Jorgensen has shown and published his work internationally and is part of the street photography collective In-Public (http://www.in-public.com/NilsJorgensen/gallery/61). This photograph was included in the Thames and Hudson book Street Photography Now.


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Street photography | Photographer: David Gibson

Street photography | Photographer: David Gibson | PHOTOGRAPHERS | Scoop.it

"I probably spend more time looking at photographs than I do actually taking them. My shelves at home are lined with photography books. The work of the so-called master photographers – and the less heralded – have always been a source of reassurance and stimulation for my own photography."

 

Photographers such as Elliott Erwitt, Henri Cartier-Bresson, Mario Giacomelli, Robert Frank, Sylvia Plachy and Tony Ray-Jones, to name but a few. The list is endless and always open to change. Street photography for me is an instinctive urge and after more than twenty years of wandering with my camera, it still remains about staying curious and inspired – and then looking for the luck”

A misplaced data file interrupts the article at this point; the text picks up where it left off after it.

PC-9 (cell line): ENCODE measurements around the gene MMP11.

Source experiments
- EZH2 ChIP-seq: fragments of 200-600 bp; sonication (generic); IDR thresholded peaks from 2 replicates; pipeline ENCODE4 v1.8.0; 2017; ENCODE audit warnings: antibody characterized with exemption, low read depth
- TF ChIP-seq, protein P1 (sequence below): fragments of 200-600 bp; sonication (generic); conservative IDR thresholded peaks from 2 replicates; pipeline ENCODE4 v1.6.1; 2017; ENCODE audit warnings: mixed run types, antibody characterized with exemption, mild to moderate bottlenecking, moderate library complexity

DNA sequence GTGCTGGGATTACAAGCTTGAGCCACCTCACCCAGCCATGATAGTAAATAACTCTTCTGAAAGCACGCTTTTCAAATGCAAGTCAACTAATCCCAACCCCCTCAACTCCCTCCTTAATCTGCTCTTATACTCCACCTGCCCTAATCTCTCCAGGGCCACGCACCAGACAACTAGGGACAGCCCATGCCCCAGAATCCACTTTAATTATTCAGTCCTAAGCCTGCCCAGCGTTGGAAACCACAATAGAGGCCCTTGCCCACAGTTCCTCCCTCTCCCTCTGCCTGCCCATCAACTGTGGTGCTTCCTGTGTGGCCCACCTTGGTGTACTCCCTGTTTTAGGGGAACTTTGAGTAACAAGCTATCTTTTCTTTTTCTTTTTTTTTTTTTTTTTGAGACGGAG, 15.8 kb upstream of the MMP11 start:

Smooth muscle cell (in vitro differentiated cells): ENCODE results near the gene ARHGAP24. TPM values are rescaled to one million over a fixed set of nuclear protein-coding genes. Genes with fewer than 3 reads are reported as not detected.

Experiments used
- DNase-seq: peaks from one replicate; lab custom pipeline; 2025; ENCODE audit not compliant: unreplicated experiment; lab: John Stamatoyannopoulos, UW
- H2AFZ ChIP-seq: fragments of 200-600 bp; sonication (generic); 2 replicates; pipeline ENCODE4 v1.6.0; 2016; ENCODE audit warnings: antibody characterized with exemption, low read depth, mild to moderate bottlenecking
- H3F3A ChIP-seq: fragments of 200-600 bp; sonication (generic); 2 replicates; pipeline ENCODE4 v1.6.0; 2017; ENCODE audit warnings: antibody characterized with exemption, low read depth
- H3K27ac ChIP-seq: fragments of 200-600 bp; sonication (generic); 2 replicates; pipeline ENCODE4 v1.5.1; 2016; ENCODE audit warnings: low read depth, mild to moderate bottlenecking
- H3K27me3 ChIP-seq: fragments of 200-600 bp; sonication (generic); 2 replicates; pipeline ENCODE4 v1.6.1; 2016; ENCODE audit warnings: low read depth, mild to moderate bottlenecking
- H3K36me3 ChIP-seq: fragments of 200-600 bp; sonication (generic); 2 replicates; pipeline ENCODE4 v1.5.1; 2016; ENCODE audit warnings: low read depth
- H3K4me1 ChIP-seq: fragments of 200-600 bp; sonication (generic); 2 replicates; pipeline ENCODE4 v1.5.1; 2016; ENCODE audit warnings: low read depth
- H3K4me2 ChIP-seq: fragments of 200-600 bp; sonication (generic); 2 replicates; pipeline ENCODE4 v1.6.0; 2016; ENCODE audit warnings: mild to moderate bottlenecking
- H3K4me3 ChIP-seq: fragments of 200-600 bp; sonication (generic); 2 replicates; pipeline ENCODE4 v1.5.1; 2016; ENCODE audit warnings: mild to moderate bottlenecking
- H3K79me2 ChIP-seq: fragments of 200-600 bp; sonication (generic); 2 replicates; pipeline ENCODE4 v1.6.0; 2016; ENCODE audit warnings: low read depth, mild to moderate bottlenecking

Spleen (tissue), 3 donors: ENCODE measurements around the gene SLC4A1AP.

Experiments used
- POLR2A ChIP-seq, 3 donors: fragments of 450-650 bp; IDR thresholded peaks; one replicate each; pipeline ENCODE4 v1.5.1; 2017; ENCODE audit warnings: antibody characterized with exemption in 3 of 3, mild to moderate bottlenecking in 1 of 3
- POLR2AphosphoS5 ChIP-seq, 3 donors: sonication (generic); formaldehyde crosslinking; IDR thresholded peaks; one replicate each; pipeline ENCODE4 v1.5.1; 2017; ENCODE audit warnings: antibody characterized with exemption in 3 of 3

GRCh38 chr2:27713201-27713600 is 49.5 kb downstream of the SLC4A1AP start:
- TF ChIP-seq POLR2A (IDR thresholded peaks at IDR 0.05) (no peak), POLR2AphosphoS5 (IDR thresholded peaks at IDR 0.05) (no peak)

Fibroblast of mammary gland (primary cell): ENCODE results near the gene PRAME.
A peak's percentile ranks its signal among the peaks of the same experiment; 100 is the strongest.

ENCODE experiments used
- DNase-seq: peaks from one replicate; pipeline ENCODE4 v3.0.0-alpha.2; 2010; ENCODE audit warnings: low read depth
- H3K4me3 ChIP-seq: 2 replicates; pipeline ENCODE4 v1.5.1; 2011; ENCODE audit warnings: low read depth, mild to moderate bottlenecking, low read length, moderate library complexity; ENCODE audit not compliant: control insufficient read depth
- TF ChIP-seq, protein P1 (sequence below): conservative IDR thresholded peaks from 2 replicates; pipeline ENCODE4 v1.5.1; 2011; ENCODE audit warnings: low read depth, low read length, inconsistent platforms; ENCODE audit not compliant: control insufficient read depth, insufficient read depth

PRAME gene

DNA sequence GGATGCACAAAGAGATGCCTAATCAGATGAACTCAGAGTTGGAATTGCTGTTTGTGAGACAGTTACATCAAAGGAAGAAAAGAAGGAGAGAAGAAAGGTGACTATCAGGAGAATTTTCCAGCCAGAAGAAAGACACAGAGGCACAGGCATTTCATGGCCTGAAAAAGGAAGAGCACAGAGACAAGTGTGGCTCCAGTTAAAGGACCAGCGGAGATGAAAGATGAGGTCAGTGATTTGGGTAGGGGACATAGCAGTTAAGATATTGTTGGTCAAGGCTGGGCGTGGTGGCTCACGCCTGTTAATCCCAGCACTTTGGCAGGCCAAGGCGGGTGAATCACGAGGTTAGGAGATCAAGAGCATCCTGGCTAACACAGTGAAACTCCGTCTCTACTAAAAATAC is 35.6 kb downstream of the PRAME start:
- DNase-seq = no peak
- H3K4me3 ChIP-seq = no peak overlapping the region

David Gibson worked for several years as a Residential Social Worker before pursuing photography full-time in 1994. In 2002 he completed an MA in Photography: History and Culture at the London College of Printing.

David’s work has been widely published and he is often commissioned by leading design agencies in the UK.

 

In addition to his photography David regularly leads Street Photography workshops in London and increasingly in other cities worldwide.

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Street Photography | Photographer : Nick Turpin

Street Photography | Photographer : Nick Turpin | PHOTOGRAPHERS | Scoop.it
'Street Photography' is the simplest form but also the hardest challenge in Photography which is why I keep returning to it. This is the site of London Street Photographer Nick Turpin.